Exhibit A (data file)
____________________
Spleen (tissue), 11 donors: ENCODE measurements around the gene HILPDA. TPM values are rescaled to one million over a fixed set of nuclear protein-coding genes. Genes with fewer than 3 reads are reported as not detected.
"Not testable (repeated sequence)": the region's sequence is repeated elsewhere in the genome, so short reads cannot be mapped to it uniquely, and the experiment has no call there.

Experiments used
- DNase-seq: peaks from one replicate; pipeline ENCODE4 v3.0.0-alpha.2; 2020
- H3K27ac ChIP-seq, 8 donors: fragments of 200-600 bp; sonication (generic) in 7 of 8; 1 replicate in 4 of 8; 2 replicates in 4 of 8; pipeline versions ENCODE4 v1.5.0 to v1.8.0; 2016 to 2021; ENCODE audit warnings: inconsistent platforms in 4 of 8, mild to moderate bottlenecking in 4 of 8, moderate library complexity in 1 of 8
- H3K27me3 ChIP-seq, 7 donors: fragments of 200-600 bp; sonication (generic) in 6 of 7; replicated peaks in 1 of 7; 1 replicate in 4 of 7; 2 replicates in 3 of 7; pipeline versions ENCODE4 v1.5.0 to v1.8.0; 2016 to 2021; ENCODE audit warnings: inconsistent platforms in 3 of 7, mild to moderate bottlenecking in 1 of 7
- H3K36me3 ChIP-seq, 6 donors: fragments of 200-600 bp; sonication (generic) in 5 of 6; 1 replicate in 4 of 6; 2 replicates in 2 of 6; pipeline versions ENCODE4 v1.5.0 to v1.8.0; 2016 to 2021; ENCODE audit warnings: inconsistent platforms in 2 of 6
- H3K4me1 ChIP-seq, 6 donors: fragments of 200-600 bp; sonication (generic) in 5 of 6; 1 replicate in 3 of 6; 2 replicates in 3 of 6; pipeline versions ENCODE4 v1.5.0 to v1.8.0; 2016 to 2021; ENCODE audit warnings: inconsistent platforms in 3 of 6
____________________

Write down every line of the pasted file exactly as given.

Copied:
Spleen (tissue), 11 donors: ENCODE measurements around the gene HILPDA. TPM values are rescaled to one million over a fixed set of nuclear protein-coding genes. Genes with fewer than 3 reads are reported as not detected.
"Not testable (repeated sequence)": the region's sequence is repeated elsewhere in the genome, so short reads cannot be mapped to it uniquely, and the experiment has no call there.

Experiments used
- DNase-seq: peaks from one replicate; pipeline ENCODE4 v3.0.0-alpha.2; 2020
- H3K27ac ChIP-seq, 8 donors: fragments of 200-600 bp; sonication (generic) in 7 of 8; 1 replicate in 4 of 8; 2 replicates in 4 of 8; pipeline versions ENCODE4 v1.5.0 to v1.8.0; 2016 to 2021; ENCODE audit warnings: inconsistent platforms in 4 of 8, mild to moderate bottlenecking in 4 of 8, moderate library complexity in 1 of 8
- H3K27me3 ChIP-seq, 7 donors: fragments of 200-600 bp; sonication (generic) in 6 of 7; replicated peaks in 1 of 7; 1 replicate in 4 of 7; 2 replicates in 3 of 7; pipeline versions ENCODE4 v1.5.0 to v1.8.0; 2016 to 2021; ENCODE audit warnings: inconsistent platforms in 3 of 7, mild to moderate bottlenecking in 1 of 7
- H3K36me3 ChIP-seq, 6 donors: fragments of 200-600 bp; sonication (generic) in 5 of 6; 1 replicate in 4 of 6; 2 replicates in 2 of 6; pipeline versions ENCODE4 v1.5.0 to v1.8.0; 2016 to 2021; ENCODE audit warnings: inconsistent platforms in 2 of 6
- H3K4me1 ChIP-seq, 6 donors: fragments of 200-600 bp; sonication (generic) in 5 of 6; 1 replicate in 3 of 6; 2 replicates in 3 of 6; pipeline versions ENCODE4 v1.5.0 to v1.8.0; 2016 to 2021; ENCODE audit warnings: inconsistent platforms in 3 of 6